Sexuality and reproductive system: Stress interferes with men and women’s sexual hormones. It’s not unusual for the libido to drop or for women to start having an irregular menstrual cycle.

Immune system: Although initially the immune system benefits from a stress reaction, it becomes less rosy as time goes by and the stress continues. The presence of cortisol compromises your immune system and makes you more susceptible to different infections and disease. The recovery time from illness becomes longer as well. A low-grade inflammation starts to exist in the body, possibly leading to many health problems, including cancer.

Depression: A study from 2012 conducted on more that 800 women found that major depressive episodes were significantly associated with both chronic and acute stress. This study highlights the link between chronic stress, along with acute life events, and depression.

A study from 2017 reviewed some of the major effects of stress on humans body systems. For example: Stress can cause structural changes in the brain with long-term effects on the nervous system, decrease in brain mass, and this can affect cognition,  memory and learning.

The study also mentions that the effect of stress on the immune system is now an accepted relationship or association, and can lead to malignancy by suppressing the immune system. Stress has also an effect on the function of the cardiovascular system, such as increased heart rate, narrowing of the veins and increased risk of thrombosis and ischemia.

The study adds that stress affects the gastrointestinal health by affecting appetite, normal function of GI tract, stomach acid secretion, and GI inflammation. Also some intestinal diseases such as IBD and IBS were linked to stress. Stress can also change the activity of many endocrine processes.

Stress in Different People

Two people can have different perceptions of the same situation and react accordingly. Giving public speeches can be fun and stimulating for one person, yet extremely frightening for another.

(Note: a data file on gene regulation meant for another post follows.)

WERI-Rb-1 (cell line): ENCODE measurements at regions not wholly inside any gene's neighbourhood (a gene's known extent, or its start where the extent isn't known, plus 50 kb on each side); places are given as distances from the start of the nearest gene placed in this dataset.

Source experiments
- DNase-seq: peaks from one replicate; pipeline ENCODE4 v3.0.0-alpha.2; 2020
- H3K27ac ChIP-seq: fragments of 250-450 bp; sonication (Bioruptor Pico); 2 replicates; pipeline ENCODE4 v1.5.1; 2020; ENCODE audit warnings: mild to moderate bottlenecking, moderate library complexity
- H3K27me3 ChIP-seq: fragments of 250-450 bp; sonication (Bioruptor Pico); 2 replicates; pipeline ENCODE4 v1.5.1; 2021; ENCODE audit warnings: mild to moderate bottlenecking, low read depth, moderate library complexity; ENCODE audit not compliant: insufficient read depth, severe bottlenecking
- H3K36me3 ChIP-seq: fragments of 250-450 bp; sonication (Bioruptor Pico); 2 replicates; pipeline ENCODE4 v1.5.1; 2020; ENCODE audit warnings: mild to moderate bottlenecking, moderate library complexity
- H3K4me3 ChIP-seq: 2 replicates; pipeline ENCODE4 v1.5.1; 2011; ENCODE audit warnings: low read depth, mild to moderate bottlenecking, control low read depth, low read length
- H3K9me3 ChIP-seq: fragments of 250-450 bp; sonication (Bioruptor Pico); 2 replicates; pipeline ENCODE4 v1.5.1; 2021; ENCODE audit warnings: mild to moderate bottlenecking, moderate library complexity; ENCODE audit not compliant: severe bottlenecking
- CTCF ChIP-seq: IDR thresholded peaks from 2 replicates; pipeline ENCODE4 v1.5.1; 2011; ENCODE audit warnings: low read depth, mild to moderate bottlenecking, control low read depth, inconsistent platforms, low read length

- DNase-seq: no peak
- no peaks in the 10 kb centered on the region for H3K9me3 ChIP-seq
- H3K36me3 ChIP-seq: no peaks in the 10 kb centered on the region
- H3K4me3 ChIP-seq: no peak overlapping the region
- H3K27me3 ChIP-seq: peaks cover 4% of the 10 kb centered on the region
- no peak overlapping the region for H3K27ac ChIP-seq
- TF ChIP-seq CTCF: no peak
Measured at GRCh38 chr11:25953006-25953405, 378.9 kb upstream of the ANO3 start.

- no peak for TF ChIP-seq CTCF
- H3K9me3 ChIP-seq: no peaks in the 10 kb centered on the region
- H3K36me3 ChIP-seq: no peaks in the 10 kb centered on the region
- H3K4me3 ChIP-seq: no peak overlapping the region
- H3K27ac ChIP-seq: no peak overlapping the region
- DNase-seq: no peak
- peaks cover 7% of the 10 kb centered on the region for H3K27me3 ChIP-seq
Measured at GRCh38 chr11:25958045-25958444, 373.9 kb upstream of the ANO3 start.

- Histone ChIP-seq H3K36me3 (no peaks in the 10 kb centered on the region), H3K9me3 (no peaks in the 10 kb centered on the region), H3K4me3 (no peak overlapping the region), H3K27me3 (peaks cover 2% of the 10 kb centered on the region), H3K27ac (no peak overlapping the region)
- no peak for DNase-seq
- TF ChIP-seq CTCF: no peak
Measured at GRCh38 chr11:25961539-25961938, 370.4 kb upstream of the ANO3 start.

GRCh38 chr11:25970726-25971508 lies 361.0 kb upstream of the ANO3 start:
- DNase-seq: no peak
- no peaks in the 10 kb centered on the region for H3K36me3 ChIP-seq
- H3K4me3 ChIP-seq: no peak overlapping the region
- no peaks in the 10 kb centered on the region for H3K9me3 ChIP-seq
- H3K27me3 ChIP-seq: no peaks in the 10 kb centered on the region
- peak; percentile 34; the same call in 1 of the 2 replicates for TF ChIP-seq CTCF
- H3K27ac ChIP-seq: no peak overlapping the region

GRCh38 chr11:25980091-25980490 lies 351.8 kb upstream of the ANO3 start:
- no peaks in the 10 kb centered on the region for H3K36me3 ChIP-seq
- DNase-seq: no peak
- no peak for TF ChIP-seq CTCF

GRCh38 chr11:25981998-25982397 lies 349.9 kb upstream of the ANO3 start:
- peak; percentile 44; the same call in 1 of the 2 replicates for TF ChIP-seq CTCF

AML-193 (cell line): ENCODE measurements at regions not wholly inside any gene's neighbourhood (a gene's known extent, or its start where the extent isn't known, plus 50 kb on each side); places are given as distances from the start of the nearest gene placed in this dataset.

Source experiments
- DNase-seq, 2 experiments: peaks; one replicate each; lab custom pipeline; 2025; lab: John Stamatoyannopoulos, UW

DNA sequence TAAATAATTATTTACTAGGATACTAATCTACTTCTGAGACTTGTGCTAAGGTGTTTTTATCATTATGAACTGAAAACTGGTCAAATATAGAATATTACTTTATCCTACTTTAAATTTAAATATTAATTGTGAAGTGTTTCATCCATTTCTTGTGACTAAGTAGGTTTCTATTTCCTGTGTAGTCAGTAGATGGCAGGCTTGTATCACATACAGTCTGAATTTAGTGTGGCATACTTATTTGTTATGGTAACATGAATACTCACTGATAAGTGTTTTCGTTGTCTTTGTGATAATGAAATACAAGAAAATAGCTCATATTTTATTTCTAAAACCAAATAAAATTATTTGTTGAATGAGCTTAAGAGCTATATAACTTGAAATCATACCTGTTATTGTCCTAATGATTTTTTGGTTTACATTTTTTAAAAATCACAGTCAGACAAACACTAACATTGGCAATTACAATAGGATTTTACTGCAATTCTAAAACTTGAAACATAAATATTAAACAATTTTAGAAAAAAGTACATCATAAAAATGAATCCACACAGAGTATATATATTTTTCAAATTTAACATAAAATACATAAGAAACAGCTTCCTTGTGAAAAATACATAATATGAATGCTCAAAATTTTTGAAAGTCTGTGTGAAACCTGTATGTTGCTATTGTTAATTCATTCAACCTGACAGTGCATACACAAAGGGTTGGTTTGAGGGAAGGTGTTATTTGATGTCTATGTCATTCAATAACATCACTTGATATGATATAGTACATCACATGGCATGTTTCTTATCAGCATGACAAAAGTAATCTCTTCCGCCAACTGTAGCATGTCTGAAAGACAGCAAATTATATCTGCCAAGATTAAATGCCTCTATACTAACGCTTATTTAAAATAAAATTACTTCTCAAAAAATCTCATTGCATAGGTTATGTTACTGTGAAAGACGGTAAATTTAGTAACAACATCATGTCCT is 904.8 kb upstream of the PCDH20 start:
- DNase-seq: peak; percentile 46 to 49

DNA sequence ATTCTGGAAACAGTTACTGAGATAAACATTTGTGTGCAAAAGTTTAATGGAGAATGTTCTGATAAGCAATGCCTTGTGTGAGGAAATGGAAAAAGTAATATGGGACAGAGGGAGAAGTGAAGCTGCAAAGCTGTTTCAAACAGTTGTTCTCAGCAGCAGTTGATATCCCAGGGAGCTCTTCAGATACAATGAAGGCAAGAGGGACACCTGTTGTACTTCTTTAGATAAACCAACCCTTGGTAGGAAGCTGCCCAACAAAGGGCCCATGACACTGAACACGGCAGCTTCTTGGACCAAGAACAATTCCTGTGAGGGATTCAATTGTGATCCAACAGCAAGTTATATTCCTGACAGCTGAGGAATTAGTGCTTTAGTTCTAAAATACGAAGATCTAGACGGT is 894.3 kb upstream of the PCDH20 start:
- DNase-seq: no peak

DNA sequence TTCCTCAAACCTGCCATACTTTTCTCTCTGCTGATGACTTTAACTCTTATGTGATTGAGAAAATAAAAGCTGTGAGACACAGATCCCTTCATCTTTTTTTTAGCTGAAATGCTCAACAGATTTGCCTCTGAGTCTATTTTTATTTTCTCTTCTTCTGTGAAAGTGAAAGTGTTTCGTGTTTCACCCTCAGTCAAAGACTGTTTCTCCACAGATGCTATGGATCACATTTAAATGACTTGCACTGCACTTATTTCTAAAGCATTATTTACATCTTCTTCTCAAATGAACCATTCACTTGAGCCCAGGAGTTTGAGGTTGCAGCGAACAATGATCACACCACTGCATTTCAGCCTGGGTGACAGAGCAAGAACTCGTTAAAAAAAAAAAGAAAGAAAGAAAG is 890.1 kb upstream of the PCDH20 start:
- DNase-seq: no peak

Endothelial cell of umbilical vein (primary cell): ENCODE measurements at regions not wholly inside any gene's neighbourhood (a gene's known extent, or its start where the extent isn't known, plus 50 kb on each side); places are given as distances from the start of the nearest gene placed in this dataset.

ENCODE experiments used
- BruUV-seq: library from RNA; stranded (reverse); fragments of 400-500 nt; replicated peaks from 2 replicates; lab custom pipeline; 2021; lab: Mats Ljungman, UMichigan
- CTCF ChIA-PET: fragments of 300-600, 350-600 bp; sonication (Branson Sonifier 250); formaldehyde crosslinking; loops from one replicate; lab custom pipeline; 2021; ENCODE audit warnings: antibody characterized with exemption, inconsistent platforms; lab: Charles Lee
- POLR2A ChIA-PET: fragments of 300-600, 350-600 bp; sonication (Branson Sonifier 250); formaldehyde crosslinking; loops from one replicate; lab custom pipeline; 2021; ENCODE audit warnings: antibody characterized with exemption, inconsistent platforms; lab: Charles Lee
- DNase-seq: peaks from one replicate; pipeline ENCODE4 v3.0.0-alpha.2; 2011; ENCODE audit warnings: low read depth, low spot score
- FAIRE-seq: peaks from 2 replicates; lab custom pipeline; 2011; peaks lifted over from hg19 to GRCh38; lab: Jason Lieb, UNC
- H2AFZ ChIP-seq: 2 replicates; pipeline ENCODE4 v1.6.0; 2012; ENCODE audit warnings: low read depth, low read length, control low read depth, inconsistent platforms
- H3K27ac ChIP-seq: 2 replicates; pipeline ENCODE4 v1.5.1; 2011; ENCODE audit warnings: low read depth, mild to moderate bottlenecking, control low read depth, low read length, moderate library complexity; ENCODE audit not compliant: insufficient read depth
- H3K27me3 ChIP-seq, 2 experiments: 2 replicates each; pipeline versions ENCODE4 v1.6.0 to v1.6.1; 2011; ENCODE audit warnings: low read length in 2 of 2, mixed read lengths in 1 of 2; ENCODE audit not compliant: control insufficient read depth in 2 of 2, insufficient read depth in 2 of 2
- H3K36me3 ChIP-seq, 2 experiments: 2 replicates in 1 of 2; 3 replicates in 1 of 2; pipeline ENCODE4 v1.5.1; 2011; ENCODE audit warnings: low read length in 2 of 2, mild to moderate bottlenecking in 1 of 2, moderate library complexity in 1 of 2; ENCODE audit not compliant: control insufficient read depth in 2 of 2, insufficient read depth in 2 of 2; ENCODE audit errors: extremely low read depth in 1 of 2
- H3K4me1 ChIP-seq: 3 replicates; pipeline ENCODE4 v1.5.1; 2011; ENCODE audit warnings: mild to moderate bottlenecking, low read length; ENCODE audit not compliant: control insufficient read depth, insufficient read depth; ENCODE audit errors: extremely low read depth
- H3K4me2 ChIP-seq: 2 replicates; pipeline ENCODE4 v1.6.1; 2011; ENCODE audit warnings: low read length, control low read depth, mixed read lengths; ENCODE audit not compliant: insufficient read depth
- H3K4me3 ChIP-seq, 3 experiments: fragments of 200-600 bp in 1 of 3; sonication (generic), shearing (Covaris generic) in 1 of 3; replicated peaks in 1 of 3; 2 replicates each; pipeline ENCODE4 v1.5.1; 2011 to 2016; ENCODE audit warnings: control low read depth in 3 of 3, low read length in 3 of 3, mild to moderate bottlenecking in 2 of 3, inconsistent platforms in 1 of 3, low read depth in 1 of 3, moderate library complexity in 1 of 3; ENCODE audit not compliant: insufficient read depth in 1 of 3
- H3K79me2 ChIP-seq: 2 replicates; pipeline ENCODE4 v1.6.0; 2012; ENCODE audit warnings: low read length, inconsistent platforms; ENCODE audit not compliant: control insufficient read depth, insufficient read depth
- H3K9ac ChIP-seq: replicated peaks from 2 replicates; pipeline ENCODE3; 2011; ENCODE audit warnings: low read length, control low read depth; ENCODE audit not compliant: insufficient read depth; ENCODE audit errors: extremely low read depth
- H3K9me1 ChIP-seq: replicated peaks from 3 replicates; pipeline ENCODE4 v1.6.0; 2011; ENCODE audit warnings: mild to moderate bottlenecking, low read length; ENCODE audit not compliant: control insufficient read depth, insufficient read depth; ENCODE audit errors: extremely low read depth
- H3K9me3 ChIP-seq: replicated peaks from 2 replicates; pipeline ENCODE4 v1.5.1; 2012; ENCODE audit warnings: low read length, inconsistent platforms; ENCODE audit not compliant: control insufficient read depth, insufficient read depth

For most people, when we’re under stress, our brains don’t give their best performance. Hence, you can hear and see people say and do all sorts of irrational and stupid things when they suffer from stress. A tiny part of the brain actually gets inhibited, resulting in some unexplainable actions.

The Best Strategy to Handle Stress

The first and very important step is not to ignore the early signs of stress. If you recognize and admit that your body is under an unnatural amount of physical or emotional stress, you’ll be able to tackle it sooner and better.

Don’t postpone your relaxation until the weekend or your next holiday. The best strategy is to deal with stress immediately when it happens and bring your body back into balance.

Techniques for Handling Stress in the Moment

  1. Recognize your stress signals. Does your neck stiffen? Do your palms start sweating?
  2. Try talking to yourself in a calm and logical way to inject some more positivity into the situation. Say things like ‘I can handle this’ or ‘I’m going to calm down before I react.
  3. Take a few deep breaths. Observe your breathing and don’t let it become shallow and quick. This will help activate your parasympathetic nervous system, which is responsible for a more chilled mode of existence.
  4. If you can, talk to someone. Talking about things is a great stress relief.
  5. Stress is contagious. Don’t project stress onto others and don’t take on other people’s stress. There is only as much as one person can handle. When in a conversation, talk in a gentle and calm manner, which will affect both you and the person you’re engaging with.

More Ideas on How to Handle Stress

How stress affects your body